SitNews - Stories in the News - Ketchikan, Alaska

Ketchikanites, Ketchikanians, Rainbirds, Wet Heads?
By Dave Kiffer


June 17, 2006

Ketchikan, Alaska - A while back I was at a gathering and someone stood up and addressed the group as "my fellow Ketchikanites."

When he said "Ketchikanites" it sounded - due to all those k's and t's - like a furball being coughed up.

That got me thinking. Is there a better way to describe the collective noun that is us? What do you call a group of local residents?

The only other name that comes to mind would be "Ketchikaners" and that doesn't sound a whole lot better. I suppose you could also try "Ketchikanians" but doesn't seem to work very well either.

What do you think?

Once a upon a time, another local writer suggested calling all locals "Rainbirds" but that sounds too much like "snowbirds" and if we all migrated south to avoid the rain we'd never be able to come back. But I digress.

Maybe a better name would be a nod to for the fans of the Grateful Dead. We could call ourselves "Wet Heads" Then again, maybe not.

One of my cousins, who often affected a fake drawl because she lived in South Seattle, once summed it up pretty well with "Y'awl are just a bunch of fish up there."

Naturally all this cogitation got me to thinking about other collective nouns for things.

One of my favorite ones is a "Parliament of Ravens."

This shows a sharp political wit because a group of ravens speaking does sound like Parliament (or Congress) in session, especially during the weekly "Prime Minister's Questions."

I once heard a group of children referred to a "giggle" and that also appropriately descriptive. Most teachers recognize that one.

A friend - obviously male - once referred to his wife's knitting club as a "gossip" of women. Not surprisingly, they are now divorced.

I once told an attorney friend that we should call a group of lawyers a "lie". She was not amused. She responded that a group of politicians should be called a "prevarication".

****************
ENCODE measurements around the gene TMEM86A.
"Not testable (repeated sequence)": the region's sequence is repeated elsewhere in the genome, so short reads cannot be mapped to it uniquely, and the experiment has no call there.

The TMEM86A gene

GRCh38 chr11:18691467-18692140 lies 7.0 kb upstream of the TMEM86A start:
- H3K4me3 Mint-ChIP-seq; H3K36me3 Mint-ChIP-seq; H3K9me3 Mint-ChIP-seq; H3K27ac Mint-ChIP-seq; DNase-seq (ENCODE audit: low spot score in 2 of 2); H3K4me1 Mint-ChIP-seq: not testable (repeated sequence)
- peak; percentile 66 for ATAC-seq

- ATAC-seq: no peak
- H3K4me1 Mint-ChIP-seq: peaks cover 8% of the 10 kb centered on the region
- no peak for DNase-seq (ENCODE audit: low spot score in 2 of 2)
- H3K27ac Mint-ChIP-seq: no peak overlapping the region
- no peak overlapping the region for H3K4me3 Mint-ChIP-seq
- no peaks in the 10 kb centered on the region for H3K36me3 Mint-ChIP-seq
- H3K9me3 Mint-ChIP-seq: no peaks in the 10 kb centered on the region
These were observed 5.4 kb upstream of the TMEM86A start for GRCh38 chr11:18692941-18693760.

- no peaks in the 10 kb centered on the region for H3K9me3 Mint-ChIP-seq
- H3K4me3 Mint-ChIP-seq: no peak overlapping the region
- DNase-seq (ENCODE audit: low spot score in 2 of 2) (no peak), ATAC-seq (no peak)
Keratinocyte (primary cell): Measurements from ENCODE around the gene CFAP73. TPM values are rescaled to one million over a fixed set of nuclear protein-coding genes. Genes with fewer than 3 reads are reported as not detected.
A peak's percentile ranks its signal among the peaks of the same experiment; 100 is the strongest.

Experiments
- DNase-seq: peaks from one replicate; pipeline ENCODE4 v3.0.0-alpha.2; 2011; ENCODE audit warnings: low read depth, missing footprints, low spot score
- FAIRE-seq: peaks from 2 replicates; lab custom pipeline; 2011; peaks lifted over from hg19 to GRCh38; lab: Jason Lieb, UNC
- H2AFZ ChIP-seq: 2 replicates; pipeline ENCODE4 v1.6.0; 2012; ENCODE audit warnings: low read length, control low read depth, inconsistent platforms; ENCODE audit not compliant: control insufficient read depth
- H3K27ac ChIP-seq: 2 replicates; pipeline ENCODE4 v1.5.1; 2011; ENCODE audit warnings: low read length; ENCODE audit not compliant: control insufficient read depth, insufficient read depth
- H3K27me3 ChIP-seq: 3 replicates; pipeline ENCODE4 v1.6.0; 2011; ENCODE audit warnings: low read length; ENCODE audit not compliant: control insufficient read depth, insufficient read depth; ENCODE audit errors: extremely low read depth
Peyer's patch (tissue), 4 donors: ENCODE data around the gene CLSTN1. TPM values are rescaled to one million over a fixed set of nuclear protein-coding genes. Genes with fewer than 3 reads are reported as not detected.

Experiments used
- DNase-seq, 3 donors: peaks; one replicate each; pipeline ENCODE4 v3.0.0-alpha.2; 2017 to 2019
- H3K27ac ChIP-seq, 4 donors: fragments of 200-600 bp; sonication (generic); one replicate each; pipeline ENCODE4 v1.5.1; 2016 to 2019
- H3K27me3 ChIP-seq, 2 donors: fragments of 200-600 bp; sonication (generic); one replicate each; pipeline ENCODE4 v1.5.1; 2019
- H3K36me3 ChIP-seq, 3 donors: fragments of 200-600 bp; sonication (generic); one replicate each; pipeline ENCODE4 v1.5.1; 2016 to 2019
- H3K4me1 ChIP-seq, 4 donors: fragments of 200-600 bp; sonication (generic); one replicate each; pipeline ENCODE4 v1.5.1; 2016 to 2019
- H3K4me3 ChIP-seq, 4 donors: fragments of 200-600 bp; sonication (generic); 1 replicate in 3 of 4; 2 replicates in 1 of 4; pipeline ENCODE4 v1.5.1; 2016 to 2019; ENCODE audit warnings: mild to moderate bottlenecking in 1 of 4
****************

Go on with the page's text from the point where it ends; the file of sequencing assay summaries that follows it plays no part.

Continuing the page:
I was having lunch with a friend in Boston many eons ago and she noted that we were surrounded by an "absence" of waiters.

Just now it occurred to me that I could honor both my wife and one of her favorite books with a "Charlotte" of 'web'sites! Cool!

Personally, I have perpeptually - and pleasantly - pondered the possible psuedonyms for people in the political process. For example, a "waffle" of spokesmen.

Or a "nitpick" of columnists.

Or a "wonk" of consultants.

Or an "snap" of photographers.

Or a "slander" of journalists.(technically that should be a "libel", but it doesn't sound as good)

Come to think of a "slander" of commentators works pretty well too!

Along those lines, I can't resist using a joke that came to me several years ago but I'm sure it is as old as the halls of Congress.

How do you summon a politician?

"Will the defendant please rise!"

Anyway, a few years ago, I was amused by the fact that during the Blueberry Festival a group of political booths were down in the darkest reaches of the State Office Building basement, clearly where the sun did not shine.

It got be thinking that politics and mushrooms both grew better in the dark and that the conclusion should be that a collection of politicos should be called a "fester of politicians."

Which brings us back to the original intent of this treatise, to come up with name for a group of Ketchikan residents. Perhaps there is a way to merge the political with the personal.

Perhaps, we can tie the two together by the using the only substance that appears to be holding Schoenbar Middle School together. The name also celebrates our wonderful climate and says all you need to know about living long-term in a wet isolated community.

I vote that any time a group of Ketchikan residents gathers together it should be called a "mold."


Dave Kiffer is a freelance writer living in Ketchikan, Alaska.
Contact Dave at

Dave Kiffer ©2006

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